1. Carefully review your credit report.
Just because you have not given much attention to your credit does not mean that your credit report is a blank paper. Such report is quite long and has more vital information than those about your credit. It will have some of your personal info such as your date of birth, employer, and address.
Before you begin working toward a good credit score, see to it that everything stated in your credit report is correct. Credit card folks certainly do make honest mistakes. So be sure that you go through your it carefully and regularly.
2. Start small.
Start with a card that caters to your needs. If you’re a college student, get a student credit card. A student card is designed for younger users who generally do not meet the qualifications for a high-end card that offers rewards. However, there are some who offer other rewards like cash back. If you have a thinner file or a lower credit score, you could apply for a secured credit card. This kind of card, guarantees approval, in general. This type of credit card requires a case deposit serving as your credit limit. Often, this deposit ranges from $300-500. A secured card is a good choice if you’re simply starting out, as the risk is low.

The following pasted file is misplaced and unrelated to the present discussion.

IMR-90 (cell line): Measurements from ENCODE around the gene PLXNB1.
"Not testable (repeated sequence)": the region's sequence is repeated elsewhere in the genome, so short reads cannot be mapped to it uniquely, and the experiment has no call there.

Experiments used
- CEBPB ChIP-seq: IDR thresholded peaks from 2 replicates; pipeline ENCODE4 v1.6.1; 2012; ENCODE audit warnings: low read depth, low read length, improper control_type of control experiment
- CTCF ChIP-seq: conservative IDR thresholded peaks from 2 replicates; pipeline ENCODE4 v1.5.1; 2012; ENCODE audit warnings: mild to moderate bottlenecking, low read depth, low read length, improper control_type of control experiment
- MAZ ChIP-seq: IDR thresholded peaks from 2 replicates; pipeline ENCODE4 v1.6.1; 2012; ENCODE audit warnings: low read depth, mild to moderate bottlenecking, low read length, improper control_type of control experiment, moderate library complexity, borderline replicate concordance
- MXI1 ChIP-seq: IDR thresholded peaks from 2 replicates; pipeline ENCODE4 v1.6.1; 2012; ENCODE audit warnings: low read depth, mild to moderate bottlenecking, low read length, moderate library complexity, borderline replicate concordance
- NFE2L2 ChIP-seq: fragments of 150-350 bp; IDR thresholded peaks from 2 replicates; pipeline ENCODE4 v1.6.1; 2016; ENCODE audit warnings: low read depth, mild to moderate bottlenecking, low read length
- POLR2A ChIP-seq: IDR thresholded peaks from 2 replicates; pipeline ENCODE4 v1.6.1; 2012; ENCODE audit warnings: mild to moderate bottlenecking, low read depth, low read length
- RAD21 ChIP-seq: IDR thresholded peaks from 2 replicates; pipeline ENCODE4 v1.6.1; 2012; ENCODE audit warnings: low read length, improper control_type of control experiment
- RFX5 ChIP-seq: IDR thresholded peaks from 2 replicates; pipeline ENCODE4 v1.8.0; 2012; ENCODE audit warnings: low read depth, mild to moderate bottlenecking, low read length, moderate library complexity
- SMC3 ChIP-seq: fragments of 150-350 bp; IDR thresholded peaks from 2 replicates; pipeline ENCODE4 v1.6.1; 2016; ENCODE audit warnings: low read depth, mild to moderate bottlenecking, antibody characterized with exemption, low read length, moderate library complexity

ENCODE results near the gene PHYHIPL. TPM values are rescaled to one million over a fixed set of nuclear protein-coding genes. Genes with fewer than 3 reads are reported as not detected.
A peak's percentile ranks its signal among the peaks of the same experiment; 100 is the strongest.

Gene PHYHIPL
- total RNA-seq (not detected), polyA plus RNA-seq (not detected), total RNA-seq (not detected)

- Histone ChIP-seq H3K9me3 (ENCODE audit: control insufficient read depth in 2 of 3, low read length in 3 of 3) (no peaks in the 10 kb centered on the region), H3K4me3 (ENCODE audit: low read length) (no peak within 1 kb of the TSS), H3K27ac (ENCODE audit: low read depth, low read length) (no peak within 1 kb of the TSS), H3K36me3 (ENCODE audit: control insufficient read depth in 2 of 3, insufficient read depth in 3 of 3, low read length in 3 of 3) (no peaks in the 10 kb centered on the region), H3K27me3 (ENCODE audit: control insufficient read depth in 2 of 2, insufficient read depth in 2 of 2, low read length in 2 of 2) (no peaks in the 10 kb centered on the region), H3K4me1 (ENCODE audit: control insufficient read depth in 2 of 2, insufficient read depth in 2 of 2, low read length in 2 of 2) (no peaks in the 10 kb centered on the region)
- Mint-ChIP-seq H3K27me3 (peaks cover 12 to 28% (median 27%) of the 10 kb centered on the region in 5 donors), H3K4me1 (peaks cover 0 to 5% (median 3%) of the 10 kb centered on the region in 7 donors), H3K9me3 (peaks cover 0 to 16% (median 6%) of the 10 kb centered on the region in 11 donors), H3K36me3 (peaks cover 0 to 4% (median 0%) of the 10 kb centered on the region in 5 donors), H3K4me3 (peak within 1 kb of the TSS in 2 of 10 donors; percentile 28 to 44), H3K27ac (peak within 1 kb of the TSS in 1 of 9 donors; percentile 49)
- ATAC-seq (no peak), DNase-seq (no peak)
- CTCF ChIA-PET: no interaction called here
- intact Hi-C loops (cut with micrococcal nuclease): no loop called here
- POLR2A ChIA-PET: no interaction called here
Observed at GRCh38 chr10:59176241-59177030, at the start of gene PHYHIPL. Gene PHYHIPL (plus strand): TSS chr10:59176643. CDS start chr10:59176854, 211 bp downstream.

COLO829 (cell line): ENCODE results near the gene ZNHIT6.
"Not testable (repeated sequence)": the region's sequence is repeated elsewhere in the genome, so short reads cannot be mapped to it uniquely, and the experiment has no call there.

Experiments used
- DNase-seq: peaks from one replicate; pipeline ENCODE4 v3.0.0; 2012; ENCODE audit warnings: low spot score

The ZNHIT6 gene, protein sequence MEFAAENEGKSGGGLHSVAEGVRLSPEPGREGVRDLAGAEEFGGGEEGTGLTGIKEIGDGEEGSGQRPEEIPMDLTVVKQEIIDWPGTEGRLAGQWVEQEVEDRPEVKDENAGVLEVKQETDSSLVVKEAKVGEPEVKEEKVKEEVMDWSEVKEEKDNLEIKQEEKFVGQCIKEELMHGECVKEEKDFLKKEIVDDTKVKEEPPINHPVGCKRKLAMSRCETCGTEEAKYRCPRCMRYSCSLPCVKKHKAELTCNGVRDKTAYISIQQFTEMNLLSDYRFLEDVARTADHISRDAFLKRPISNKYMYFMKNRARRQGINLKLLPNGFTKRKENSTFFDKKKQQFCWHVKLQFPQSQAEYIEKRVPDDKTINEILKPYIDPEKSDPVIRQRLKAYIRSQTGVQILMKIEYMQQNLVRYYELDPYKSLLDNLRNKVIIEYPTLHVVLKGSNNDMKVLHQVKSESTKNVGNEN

3. Use your credit card sensibly and then upgrade.
When you’re building your credit, you will want to pay your debts in a timely and consistent manner. The best way to do so is through making a few purchases on a monthly basis, and pay off your debt by the due date. Do so for at least around. Then try to get a second card. If the first card that you used is a secured credit card, ask your creditor if it could be converted to a conventional credit card. Continue with those responsible habits that you’ve created with your first card.
4. Be aware of and monitor your credit score.
As you start building your credit score, you will notice the impact on your creditworthiness. But how does the credit card bureau measure this? Go through your credit score. There’s a three-digit number that boils down your credit history and credit report. It tells credit card providers, whether or not it is good to give you the opportunity for a credit.